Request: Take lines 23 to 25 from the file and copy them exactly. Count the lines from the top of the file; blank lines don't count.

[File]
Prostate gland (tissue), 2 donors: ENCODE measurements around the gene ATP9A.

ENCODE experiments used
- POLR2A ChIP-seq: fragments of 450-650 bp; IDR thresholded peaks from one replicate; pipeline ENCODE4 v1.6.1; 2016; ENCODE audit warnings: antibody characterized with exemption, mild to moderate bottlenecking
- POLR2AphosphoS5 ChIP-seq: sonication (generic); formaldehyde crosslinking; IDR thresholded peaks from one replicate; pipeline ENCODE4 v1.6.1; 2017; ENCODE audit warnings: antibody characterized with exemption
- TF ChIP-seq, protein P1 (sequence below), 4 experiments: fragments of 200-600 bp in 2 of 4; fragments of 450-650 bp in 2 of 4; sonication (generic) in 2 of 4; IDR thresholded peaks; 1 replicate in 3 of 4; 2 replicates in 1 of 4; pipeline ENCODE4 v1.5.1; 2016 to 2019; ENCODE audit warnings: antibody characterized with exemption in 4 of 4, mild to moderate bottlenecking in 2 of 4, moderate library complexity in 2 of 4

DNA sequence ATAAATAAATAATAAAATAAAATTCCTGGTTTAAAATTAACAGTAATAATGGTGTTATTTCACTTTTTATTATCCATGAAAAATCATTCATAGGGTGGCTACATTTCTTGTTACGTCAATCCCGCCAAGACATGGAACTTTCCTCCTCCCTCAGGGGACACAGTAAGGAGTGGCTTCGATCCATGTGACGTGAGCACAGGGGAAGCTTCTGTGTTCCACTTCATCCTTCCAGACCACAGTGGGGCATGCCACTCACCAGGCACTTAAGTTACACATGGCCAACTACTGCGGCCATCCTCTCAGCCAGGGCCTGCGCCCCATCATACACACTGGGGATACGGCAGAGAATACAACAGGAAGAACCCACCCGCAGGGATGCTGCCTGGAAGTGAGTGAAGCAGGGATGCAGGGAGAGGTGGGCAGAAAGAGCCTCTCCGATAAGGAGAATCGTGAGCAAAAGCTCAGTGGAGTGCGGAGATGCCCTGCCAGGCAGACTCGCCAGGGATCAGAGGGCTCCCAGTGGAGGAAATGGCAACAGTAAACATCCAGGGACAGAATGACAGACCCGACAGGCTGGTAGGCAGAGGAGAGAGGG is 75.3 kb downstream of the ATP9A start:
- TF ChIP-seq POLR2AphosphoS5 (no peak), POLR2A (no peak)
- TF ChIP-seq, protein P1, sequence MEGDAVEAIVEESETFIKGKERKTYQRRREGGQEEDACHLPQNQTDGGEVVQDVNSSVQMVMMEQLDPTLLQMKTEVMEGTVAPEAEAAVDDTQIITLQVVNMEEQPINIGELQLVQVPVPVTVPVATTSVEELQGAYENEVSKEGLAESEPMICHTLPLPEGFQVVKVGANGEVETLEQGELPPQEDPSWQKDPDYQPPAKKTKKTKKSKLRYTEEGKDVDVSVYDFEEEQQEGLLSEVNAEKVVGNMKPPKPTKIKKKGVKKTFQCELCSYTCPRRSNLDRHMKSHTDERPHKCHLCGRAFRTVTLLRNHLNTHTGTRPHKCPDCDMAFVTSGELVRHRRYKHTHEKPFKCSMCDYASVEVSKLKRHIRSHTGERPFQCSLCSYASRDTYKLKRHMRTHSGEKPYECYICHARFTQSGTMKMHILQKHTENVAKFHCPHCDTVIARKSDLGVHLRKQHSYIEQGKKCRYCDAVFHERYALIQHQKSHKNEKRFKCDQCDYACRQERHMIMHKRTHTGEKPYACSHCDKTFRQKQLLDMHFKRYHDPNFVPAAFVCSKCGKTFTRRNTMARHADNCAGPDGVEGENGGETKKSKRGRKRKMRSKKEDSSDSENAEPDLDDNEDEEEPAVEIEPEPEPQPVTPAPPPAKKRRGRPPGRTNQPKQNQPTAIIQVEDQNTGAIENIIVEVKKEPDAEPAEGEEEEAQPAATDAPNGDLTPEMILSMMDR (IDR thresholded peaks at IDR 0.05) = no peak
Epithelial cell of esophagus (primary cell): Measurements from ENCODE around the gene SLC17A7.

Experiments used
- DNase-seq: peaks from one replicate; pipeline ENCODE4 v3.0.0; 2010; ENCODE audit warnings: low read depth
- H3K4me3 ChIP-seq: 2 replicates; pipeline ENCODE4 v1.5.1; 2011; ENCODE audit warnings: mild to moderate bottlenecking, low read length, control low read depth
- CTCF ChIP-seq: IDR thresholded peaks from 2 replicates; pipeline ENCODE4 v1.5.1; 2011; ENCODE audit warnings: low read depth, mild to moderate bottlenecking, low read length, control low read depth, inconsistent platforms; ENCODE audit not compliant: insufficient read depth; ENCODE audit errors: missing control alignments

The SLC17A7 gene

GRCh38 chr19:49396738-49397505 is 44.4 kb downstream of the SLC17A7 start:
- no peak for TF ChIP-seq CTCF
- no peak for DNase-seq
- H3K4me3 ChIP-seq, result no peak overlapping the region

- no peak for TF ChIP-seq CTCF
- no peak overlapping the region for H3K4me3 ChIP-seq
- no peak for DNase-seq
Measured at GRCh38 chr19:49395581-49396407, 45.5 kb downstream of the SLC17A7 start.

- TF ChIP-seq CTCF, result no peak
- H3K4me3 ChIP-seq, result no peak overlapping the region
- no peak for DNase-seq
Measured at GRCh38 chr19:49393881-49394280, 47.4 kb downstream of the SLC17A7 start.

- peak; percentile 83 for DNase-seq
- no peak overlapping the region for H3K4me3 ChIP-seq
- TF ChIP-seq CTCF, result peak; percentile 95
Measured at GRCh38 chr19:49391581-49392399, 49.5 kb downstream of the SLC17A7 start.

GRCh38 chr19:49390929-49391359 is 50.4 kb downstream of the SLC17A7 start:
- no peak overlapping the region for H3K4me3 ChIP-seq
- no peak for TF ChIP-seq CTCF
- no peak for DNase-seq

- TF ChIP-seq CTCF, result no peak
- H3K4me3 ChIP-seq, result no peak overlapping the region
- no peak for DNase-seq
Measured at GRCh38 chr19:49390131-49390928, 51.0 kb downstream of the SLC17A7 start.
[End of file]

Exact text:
- TF ChIP-seq CTCF, result no peak
- H3K4me3 ChIP-seq, result no peak overlapping the region
- no peak for DNase-seq